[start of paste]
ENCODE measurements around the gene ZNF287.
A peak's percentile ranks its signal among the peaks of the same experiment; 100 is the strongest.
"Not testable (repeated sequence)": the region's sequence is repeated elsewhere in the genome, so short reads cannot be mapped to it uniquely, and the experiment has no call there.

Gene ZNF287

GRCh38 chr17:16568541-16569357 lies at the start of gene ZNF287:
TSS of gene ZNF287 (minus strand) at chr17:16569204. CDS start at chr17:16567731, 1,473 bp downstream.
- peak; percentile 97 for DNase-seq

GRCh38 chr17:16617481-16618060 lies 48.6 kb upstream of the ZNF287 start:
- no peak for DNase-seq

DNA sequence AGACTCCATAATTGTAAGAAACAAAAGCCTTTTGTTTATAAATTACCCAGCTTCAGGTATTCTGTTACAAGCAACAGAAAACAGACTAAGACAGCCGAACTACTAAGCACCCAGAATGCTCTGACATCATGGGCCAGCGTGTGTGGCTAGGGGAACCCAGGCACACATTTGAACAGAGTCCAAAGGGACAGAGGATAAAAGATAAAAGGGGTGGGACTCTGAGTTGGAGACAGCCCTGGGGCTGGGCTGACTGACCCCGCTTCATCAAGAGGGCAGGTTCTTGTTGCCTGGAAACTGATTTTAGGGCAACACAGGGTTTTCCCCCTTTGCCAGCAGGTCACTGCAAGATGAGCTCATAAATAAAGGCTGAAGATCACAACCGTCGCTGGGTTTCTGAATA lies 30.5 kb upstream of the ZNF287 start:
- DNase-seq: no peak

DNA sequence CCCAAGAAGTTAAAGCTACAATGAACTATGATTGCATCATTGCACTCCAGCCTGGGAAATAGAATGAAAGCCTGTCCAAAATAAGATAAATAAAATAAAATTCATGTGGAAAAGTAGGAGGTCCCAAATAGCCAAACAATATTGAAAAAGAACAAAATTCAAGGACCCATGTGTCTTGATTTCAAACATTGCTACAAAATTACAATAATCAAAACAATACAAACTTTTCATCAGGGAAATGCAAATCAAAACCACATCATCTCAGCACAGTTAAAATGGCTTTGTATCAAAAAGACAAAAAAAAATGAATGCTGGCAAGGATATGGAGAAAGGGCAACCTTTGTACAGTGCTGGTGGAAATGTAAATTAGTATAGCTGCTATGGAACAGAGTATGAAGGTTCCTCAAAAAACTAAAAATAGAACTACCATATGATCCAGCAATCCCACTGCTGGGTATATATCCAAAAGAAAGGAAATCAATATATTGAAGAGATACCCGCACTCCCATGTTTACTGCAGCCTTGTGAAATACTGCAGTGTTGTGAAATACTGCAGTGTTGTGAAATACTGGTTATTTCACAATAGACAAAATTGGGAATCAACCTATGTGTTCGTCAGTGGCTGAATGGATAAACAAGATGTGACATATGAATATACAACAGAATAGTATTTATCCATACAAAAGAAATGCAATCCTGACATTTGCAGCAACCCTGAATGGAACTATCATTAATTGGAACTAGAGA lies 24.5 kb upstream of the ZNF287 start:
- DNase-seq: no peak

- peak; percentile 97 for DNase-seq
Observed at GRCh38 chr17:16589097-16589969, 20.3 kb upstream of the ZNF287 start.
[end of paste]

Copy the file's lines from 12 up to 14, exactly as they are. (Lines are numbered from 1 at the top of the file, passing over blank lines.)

DNA sequence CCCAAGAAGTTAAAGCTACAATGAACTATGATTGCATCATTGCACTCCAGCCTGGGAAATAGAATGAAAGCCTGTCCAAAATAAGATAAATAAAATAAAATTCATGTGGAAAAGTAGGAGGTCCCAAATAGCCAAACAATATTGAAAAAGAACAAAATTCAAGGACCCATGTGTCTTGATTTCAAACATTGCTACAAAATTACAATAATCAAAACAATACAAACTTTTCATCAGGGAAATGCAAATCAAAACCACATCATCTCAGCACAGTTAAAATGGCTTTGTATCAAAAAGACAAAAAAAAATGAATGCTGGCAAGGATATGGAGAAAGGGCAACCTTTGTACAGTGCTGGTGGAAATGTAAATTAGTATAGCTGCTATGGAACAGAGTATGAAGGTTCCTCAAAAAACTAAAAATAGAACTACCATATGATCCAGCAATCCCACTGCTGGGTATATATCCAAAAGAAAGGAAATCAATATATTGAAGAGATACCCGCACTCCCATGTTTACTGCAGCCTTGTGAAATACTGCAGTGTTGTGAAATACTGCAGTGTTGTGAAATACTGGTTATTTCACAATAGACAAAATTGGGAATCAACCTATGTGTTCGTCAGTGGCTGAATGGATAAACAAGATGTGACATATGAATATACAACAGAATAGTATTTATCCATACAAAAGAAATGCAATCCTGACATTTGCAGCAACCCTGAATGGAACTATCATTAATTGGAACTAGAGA lies 24.5 kb upstream of the ZNF287 start:
- DNase-seq: no peak

- peak; percentile 97 for DNase-seq